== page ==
Experts agree that commitment to these strategies at all levels, from local to national and international, is key.
“When climate adaptation is advanced with a focus on learning, awareness, and capacity building, the process will likely lead to more sustained, legitimate, and comprehensive adaptation plans and policies that enhance the resilience of the most affected urban areas and residents,” says a paper about the variation in adaptation approaches in Quito and two other cities in India and South Africa, issued by the academic publishing house Elsevier.
The paper notes that “no national laws or policies, international frameworks, or national funding schemes initially existed to guide and support Quito’s efforts to prepare for the impacts of climate change”, until pressing concerns in the mid-1990s moved the City Council and the Metropolitan Sewage and Drinking Water Authority “to start making provisions to secure the city’s water supply”.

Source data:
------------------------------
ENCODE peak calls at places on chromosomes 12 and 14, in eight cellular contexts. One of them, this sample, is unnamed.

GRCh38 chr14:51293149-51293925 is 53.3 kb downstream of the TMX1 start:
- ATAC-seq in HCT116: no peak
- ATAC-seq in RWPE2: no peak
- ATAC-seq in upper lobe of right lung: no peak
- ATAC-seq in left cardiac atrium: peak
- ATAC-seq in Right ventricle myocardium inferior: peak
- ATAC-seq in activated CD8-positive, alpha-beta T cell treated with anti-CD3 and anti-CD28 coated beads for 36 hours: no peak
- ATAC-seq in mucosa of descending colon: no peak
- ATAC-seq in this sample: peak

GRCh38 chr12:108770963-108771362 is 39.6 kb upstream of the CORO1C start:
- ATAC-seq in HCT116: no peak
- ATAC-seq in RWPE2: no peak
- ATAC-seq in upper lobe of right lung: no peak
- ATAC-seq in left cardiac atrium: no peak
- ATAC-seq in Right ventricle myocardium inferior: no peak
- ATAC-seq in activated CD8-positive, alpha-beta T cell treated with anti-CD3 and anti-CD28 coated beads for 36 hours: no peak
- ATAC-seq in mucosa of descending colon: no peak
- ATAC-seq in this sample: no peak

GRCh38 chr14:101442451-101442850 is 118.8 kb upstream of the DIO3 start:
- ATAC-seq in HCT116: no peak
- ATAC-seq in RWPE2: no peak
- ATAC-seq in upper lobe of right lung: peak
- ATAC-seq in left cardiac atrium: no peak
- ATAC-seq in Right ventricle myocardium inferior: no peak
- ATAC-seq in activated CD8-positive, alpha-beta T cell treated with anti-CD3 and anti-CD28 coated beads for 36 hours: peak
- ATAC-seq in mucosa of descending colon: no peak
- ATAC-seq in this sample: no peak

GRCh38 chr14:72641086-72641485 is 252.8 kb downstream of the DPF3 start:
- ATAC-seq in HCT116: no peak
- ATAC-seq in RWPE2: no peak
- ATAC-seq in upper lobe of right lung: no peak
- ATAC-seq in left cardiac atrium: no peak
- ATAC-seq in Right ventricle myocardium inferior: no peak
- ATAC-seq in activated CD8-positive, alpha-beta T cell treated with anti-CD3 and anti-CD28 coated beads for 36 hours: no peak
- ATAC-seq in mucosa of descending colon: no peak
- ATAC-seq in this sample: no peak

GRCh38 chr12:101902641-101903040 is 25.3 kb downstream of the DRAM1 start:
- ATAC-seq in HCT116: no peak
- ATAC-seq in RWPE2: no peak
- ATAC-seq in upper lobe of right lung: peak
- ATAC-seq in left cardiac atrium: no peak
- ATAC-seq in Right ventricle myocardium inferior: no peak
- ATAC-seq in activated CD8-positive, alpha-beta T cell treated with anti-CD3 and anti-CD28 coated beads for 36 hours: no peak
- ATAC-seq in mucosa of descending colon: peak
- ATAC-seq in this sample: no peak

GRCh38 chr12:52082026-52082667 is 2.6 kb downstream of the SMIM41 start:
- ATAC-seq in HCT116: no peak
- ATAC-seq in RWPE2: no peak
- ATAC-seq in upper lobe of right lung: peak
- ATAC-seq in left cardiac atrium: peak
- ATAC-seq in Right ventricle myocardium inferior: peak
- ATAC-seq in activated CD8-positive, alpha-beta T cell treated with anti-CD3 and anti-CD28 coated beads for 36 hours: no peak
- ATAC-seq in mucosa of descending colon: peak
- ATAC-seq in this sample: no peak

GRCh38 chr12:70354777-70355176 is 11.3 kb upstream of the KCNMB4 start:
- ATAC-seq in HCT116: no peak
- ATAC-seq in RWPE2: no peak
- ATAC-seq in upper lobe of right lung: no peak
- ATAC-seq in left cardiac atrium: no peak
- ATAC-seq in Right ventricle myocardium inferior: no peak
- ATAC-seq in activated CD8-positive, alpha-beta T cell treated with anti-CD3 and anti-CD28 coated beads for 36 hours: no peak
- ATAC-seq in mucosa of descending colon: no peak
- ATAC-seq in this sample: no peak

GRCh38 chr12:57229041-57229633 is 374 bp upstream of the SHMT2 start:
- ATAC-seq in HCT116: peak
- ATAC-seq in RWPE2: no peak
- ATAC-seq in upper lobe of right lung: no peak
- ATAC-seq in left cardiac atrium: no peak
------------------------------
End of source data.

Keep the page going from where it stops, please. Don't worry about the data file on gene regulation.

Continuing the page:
Its authors also say that an inter-institutional process to come up with a Quito Climate Strategy in 2007 revealed that it ‘would not be a straightforward task,’ that current climate adaptation measures were considered to be ‘patching’ specific problems, and that a long term vision was lacking.
Then the idea of ‘risk’ was incorporated in the process. And the Quito Strategy for Climate Change (EQCC) was approved in October 2009. It has since become an official environmental policy. By mid-2010, discussions about CDKN support were well underway. Following a joint analysis, CDKN and the Secretariat of Environment agreed on three areas for initial collaboration: an Action Plan, a vulnerability study and implementing the Action Plan.